Although there are many differences between social and professional networking, the two are merging more than ever.
A driving factor has been remote work, which is increasing the interest, need and value of social networking–a shared observation by attendees of the DLE’s recent What Makes Great Social Networking? program.
The hot trending topic of social networking was derived from DLE polls of community members over the past six months. The inclusive conversation explored the opportunities and complications of various practices for social and professional networking. Key topics and takeaways from the program included:
How do we differentiate between social networking vs. professional networking? Where do they overlap?
Attendees agreed that platforms such as LinkedIn are better for professional networking. Instagram, Facebook and Twitter are considered better for social networking. However, all of these platforms can bleed into each other. For example, one could start out having a personal account on a social media platform, but over time, may decide to transform the account into a business page. Conversely, one could start with a professional page, then slowly start to show their personality through more personal posts.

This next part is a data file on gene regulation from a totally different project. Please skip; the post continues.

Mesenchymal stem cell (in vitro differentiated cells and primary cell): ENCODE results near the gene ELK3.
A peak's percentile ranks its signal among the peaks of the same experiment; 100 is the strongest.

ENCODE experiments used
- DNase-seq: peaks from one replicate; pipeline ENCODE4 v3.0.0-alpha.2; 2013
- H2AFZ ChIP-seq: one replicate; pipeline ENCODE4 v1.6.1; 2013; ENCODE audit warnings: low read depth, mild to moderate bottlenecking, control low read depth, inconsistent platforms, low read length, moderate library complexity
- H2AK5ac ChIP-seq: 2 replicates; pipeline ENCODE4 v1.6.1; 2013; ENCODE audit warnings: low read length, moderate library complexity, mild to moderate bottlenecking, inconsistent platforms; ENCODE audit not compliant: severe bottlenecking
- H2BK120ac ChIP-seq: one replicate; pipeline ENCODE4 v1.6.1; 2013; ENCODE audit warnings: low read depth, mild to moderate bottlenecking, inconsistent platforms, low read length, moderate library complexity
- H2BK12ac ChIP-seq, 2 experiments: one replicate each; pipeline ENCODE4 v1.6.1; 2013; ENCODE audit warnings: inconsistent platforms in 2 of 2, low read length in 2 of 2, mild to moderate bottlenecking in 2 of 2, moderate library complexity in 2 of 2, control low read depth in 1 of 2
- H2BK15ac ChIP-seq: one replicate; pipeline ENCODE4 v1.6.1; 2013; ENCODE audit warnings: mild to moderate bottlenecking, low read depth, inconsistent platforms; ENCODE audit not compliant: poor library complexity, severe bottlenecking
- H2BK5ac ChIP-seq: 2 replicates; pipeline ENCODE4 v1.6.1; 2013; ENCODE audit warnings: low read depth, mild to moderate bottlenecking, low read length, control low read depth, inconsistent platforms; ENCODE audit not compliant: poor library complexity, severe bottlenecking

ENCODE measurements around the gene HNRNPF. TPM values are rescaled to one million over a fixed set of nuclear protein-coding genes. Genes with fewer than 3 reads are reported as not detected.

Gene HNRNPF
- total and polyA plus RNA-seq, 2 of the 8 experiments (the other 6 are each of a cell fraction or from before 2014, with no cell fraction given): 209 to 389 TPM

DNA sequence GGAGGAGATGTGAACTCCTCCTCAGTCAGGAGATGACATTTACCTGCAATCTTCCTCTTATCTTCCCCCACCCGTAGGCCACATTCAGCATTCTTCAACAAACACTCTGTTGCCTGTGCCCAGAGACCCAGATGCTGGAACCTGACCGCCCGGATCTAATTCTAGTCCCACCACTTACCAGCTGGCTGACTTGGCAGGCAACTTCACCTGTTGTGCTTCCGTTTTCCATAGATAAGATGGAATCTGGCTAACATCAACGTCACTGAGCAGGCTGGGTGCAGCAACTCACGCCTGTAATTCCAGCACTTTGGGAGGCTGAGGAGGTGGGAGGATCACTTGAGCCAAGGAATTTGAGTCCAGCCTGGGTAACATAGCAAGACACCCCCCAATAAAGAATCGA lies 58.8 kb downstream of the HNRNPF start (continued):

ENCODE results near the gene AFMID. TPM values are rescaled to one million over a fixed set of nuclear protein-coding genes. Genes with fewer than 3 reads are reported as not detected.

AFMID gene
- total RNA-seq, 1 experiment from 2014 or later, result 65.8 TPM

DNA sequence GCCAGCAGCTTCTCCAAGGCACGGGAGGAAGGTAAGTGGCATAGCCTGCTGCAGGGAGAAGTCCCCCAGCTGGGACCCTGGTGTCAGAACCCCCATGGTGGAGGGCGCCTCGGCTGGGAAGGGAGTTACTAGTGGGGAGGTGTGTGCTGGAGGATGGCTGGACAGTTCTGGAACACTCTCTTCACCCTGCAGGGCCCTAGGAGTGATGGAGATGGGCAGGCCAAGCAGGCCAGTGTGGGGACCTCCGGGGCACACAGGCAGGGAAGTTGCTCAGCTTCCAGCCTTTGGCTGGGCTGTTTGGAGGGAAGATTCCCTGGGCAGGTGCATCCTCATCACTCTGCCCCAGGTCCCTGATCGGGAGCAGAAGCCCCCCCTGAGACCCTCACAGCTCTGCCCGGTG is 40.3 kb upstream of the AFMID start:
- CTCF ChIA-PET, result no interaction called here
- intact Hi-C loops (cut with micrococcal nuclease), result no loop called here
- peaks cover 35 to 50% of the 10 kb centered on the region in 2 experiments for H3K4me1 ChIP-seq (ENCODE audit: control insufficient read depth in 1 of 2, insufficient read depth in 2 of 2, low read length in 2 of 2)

Are there ground rules for social media?
Group consensus underscored the importance of understanding what is appropriate to post personally versus what is appropriate to post professionally. For example, posting photos from a night out with your friends works on a personal account, but can send red flags on a professional account if viewed by a boss or customer who finds it inappropriate. Another prickly matter are public posts by a friend–which include your image or comments–made without your consent. It is important to communicate your standards to others and adjust settings accordingly to mitigate surprise posts by others.
The impact of social media on social/professional interaction
Although social media has become a way to network outside of personal interactions, it has definitely had an impact on how we act in person. Many attendees considered their social media pages to be a genuine representation of their personality. They agreed it is important to not get lost in trying to be who you want to project. This can become conflicting, depending on how you want to appear to different people. With the normalization of working remotely, this has changed the dynamic of how colleagues see each other and interact. One participant noted, “My sleeping space is the same as my workspace and my creative space, and that is something I’m trying to change.” With so many remote workers, some are starting to feel the impact of conducting work from their home–an environment for many that is typically meant to be an exit from work.